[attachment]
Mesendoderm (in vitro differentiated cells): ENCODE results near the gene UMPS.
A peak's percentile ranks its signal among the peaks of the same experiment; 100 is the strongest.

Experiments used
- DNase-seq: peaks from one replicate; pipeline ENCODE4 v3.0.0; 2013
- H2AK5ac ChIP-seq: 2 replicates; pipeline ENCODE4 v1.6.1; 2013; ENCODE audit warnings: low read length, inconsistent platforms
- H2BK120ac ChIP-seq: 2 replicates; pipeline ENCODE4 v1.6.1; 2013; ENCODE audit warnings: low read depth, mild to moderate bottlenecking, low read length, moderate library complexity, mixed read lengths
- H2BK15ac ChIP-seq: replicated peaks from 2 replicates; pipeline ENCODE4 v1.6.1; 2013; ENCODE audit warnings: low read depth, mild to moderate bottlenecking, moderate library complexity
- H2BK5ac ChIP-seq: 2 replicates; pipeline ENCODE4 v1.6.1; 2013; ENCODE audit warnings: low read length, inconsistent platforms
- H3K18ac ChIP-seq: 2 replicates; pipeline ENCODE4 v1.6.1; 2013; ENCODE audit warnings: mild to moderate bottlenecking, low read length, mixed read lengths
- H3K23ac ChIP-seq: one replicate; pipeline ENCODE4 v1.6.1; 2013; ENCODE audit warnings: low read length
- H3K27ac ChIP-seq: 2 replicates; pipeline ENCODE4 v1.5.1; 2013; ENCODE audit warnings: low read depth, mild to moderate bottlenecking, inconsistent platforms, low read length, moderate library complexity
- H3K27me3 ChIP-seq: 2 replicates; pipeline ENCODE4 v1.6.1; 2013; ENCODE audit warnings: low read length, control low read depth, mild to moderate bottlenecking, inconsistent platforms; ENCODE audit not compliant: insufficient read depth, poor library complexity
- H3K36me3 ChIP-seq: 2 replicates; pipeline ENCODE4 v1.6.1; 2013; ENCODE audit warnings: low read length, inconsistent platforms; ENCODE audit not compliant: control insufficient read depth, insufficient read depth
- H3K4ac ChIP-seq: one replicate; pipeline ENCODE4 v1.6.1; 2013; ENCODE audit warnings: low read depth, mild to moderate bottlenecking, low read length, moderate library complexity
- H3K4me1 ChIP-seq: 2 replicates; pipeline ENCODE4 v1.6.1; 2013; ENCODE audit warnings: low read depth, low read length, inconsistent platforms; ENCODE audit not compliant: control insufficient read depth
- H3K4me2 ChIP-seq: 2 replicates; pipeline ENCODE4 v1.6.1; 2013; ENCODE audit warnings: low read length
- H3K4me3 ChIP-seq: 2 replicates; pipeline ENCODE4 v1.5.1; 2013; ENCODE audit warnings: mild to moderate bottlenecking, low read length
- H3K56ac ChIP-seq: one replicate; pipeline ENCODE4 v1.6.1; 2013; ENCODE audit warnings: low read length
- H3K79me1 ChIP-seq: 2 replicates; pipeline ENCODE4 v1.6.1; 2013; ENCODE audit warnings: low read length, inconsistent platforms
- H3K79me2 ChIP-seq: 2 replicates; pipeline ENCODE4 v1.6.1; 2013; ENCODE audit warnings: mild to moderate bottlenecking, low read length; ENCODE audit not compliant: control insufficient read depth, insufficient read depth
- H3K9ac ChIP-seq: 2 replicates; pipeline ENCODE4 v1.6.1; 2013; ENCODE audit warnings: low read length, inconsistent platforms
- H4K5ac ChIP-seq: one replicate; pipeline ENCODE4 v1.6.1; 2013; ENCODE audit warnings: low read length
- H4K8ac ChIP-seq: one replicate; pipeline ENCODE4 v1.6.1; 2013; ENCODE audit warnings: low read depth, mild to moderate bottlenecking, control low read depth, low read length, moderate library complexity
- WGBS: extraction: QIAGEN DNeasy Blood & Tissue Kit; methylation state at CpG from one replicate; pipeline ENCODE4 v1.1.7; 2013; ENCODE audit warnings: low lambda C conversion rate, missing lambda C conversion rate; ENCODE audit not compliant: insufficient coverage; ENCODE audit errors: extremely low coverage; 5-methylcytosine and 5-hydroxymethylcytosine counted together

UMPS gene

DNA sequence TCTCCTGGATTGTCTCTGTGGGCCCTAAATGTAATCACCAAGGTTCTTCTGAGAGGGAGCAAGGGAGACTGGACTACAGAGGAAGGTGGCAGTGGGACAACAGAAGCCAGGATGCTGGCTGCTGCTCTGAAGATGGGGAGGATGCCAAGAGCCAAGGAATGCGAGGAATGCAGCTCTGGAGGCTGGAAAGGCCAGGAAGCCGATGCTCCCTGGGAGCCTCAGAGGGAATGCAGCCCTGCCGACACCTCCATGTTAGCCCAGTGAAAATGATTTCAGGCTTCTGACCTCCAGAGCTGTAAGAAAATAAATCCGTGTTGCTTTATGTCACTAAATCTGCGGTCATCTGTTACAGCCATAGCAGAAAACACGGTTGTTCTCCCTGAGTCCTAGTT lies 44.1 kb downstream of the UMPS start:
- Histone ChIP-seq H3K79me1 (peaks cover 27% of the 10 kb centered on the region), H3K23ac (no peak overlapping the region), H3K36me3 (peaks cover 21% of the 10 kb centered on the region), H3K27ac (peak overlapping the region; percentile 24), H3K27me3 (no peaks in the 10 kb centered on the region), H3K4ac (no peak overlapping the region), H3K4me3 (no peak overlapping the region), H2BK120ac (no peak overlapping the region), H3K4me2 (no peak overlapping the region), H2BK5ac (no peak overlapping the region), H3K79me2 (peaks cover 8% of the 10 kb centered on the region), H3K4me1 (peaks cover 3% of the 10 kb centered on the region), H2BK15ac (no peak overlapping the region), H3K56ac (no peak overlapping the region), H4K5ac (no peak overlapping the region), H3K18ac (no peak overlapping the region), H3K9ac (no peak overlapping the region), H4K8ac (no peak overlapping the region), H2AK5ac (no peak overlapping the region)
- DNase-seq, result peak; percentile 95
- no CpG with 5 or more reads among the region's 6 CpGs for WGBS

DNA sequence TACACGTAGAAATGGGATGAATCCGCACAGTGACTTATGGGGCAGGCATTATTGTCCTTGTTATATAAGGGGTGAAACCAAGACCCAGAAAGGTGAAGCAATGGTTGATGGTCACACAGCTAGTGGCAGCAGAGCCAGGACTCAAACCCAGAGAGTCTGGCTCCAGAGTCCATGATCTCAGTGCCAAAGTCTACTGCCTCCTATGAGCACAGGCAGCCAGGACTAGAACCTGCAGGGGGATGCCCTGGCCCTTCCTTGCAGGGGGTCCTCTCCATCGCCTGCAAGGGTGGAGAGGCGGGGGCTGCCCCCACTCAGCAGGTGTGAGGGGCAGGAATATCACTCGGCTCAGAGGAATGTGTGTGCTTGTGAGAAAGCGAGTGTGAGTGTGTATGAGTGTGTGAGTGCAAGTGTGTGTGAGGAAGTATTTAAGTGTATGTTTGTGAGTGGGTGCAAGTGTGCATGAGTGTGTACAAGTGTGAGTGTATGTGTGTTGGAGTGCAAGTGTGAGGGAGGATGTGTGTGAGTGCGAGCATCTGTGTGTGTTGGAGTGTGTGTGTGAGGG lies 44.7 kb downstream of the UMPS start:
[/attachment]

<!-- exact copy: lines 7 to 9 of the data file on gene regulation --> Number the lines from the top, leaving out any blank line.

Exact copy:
- H2BK15ac ChIP-seq: replicated peaks from 2 replicates; pipeline ENCODE4 v1.6.1; 2013; ENCODE audit warnings: low read depth, mild to moderate bottlenecking, moderate library complexity
- H2BK5ac ChIP-seq: 2 replicates; pipeline ENCODE4 v1.6.1; 2013; ENCODE audit warnings: low read length, inconsistent platforms
- H3K18ac ChIP-seq: 2 replicates; pipeline ENCODE4 v1.6.1; 2013; ENCODE audit warnings: mild to moderate bottlenecking, low read length, mixed read lengths